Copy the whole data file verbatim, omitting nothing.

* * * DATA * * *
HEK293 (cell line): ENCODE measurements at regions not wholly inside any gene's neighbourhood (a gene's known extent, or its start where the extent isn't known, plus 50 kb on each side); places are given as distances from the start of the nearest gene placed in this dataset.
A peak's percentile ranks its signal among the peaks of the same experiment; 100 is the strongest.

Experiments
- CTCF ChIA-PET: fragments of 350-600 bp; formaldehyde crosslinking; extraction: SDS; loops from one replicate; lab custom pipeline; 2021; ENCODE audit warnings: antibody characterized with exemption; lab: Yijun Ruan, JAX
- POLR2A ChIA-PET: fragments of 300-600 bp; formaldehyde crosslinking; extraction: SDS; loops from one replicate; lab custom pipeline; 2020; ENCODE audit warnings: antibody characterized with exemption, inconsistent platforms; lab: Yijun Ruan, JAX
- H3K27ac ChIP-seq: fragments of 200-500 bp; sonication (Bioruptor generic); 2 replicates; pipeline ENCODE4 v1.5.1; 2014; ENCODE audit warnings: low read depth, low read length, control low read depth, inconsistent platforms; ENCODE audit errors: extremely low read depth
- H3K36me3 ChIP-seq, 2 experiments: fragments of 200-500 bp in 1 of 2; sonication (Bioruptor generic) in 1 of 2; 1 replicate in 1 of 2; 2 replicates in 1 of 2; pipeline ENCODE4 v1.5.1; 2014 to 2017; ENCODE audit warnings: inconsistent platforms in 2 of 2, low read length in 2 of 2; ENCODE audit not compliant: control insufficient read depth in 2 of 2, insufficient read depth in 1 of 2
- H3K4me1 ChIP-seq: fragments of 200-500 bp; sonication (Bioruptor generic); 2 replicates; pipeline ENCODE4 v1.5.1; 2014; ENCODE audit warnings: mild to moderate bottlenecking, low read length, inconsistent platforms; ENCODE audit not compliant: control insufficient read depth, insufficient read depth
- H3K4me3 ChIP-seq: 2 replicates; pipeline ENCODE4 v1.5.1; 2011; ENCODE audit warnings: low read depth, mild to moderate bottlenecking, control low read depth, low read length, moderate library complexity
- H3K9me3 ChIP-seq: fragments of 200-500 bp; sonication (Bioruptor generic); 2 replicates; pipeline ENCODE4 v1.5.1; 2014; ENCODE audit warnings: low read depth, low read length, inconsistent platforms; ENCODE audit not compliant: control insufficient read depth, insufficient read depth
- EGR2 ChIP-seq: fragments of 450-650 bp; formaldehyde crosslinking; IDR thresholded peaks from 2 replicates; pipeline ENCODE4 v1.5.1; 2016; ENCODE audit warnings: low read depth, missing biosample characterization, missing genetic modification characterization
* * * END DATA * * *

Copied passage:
HEK293 (cell line): ENCODE measurements at regions not wholly inside any gene's neighbourhood (a gene's known extent, or its start where the extent isn't known, plus 50 kb on each side); places are given as distances from the start of the nearest gene placed in this dataset.
A peak's percentile ranks its signal among the peaks of the same experiment; 100 is the strongest.

Experiments
- CTCF ChIA-PET: fragments of 350-600 bp; formaldehyde crosslinking; extraction: SDS; loops from one replicate; lab custom pipeline; 2021; ENCODE audit warnings: antibody characterized with exemption; lab: Yijun Ruan, JAX
- POLR2A ChIA-PET: fragments of 300-600 bp; formaldehyde crosslinking; extraction: SDS; loops from one replicate; lab custom pipeline; 2020; ENCODE audit warnings: antibody characterized with exemption, inconsistent platforms; lab: Yijun Ruan, JAX
- H3K27ac ChIP-seq: fragments of 200-500 bp; sonication (Bioruptor generic); 2 replicates; pipeline ENCODE4 v1.5.1; 2014; ENCODE audit warnings: low read depth, low read length, control low read depth, inconsistent platforms; ENCODE audit errors: extremely low read depth
- H3K36me3 ChIP-seq, 2 experiments: fragments of 200-500 bp in 1 of 2; sonication (Bioruptor generic) in 1 of 2; 1 replicate in 1 of 2; 2 replicates in 1 of 2; pipeline ENCODE4 v1.5.1; 2014 to 2017; ENCODE audit warnings: inconsistent platforms in 2 of 2, low read length in 2 of 2; ENCODE audit not compliant: control insufficient read depth in 2 of 2, insufficient read depth in 1 of 2
- H3K4me1 ChIP-seq: fragments of 200-500 bp; sonication (Bioruptor generic); 2 replicates; pipeline ENCODE4 v1.5.1; 2014; ENCODE audit warnings: mild to moderate bottlenecking, low read length, inconsistent platforms; ENCODE audit not compliant: control insufficient read depth, insufficient read depth
- H3K4me3 ChIP-seq: 2 replicates; pipeline ENCODE4 v1.5.1; 2011; ENCODE audit warnings: low read depth, mild to moderate bottlenecking, control low read depth, low read length, moderate library complexity
- H3K9me3 ChIP-seq: fragments of 200-500 bp; sonication (Bioruptor generic); 2 replicates; pipeline ENCODE4 v1.5.1; 2014; ENCODE audit warnings: low read depth, low read length, inconsistent platforms; ENCODE audit not compliant: control insufficient read depth, insufficient read depth
- EGR2 ChIP-seq: fragments of 450-650 bp; formaldehyde crosslinking; IDR thresholded peaks from 2 replicates; pipeline ENCODE4 v1.5.1; 2016; ENCODE audit warnings: low read depth, missing biosample characterization, missing genetic modification characterization